“Well,” Paul said, patting Barnabas on the shoulder. “Our God is sovereign and in control. Just as He worked when I went throughout Judea, Samaria and Syria planting seeds of doubt and division, looking for sparks of disagreement or anger, then fanning the flames of persecution.”

“So you’re saying they want to do us harm?”

“They’re being very patient,” Paul said. “I’ll even go so far as to say they have support from the high priests in Jerusalem. Very similar method of stirring trouble and hatred. And the cleverest part is they get others to actually get their hands dirty.”

“Dirty?”

“Bloody. They won’t need to pick up stones. They’ll get others to do it.”

 

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Filed under Inspiration, Living Write, MIP: Memoir-in-progress, National Novel Writing Month, Shackles, WIPs

Get to know “Shackles” – a fantasy motion picture cast

I’m a Fantasy Baseball nerd to the nth degree, although I cut back considerably in 2014. I only had 22 teams. With zero champions. Sigh.

I’m applying some of the same strategy to selecting my fantasy cast for “Shackles: The Movie.” (Production note: “Shackles,” an 84,000 word historical fiction novel, is now in the hands of about 18 test readers). My fantasy cast is based on two very fortunate – but also fantasy – facts: I have an unlimited budget (just wait until you see who’s directing and who makes a special guest appearance as Claudius) and no one else is picking a cast, so I have the world of actors and actresses at my disposal.

Shackles cast - #1

“Shackles” is two stories told simultaneously before the paths of Paul the apostle and Faustus the jailer meet. From the story of Faustus the jailer I present the main characters Faustus and his wife, Perpetua, and their best friends (doesn’t go over so well with the townsfolk in Philippi) Lutalo and Nadra, a couple about the same age and the manservant and maidservant (they don’t like the term “slaves”) of Faustus and Perpetua.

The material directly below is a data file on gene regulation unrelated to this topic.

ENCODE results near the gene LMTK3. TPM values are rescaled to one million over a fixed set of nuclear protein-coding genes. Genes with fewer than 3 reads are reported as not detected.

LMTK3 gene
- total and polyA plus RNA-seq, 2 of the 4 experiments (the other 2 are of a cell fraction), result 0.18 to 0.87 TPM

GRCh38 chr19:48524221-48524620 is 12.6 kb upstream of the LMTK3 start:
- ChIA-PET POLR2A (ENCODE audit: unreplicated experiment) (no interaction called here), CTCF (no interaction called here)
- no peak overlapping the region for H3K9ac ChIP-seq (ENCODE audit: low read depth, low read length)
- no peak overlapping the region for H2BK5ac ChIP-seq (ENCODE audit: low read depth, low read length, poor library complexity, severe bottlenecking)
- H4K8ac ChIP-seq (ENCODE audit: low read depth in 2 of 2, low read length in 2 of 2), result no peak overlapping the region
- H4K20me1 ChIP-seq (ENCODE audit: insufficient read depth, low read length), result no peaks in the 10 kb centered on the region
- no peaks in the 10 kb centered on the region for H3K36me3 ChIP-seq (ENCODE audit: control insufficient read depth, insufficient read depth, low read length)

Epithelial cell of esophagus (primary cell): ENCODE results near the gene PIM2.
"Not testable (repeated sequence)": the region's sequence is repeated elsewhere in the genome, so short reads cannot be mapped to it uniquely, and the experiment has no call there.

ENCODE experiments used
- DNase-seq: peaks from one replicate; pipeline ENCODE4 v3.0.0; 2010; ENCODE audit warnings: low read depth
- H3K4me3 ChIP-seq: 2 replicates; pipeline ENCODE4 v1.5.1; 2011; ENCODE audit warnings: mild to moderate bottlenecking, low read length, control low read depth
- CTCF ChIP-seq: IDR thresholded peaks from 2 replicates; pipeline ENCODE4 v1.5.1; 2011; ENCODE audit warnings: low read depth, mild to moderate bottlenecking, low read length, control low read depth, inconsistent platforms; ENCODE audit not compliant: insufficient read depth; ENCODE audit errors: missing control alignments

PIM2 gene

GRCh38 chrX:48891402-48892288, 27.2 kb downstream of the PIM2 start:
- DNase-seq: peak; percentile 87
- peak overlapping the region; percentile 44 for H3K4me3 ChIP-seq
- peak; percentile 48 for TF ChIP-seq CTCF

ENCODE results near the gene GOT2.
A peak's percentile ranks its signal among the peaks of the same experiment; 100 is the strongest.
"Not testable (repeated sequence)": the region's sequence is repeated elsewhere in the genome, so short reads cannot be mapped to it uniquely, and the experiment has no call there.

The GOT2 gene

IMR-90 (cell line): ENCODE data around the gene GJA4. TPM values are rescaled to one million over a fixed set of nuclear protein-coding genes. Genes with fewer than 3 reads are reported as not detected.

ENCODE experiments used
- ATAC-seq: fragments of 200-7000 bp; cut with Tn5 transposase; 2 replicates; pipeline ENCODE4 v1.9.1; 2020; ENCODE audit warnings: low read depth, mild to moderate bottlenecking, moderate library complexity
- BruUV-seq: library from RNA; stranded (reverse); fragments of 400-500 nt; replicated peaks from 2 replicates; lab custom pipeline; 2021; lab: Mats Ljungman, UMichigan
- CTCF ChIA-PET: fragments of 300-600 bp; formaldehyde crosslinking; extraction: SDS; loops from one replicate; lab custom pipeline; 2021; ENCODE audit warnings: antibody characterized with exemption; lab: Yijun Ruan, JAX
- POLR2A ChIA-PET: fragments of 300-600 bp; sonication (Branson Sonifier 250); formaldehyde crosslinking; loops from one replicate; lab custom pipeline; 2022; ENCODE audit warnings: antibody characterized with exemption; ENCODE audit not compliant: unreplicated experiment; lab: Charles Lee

Now, a snippet from “Shackles.”

From Chapter 25, subtitled “Shattered Dreams” …

The true story of how they came to own the prized horses was known only to Faustus and Perpetua. His father, Veritas, was dead by the time the wedding came and the arrangement for the marriage had not been completed, nor had the dowry been negotiated. Faustus already had received his inheritance of the family home, household gods, and another property, a vast meadow area just west of Philippi on the River Gangites. He’d been deeded his father’s insulae, the street-front woodworking and chair-weaving workshop in the middle of Philippi.

“What I don’t have is the young goddess Perpetua who is going to share my life and bare my children,” he told Perpetua when the two stole away together to the riverside meadow. She insisted then that Faustus kiss her and complete the marriage contract before the gods, but he made it clear that he would wait until marriage to taste her lips and take her to his bed. Perpetua worried then that another suitor – perhaps even the horrible Lucianus – might make a play for her, and Lucianus’s family had so much property, art and livestock that her father needed provide only a meager dowry. Faustus no longer had standing to ask for a dowry because he was not yet technically the head of the household, which he would be upon the completion of a marriage contract.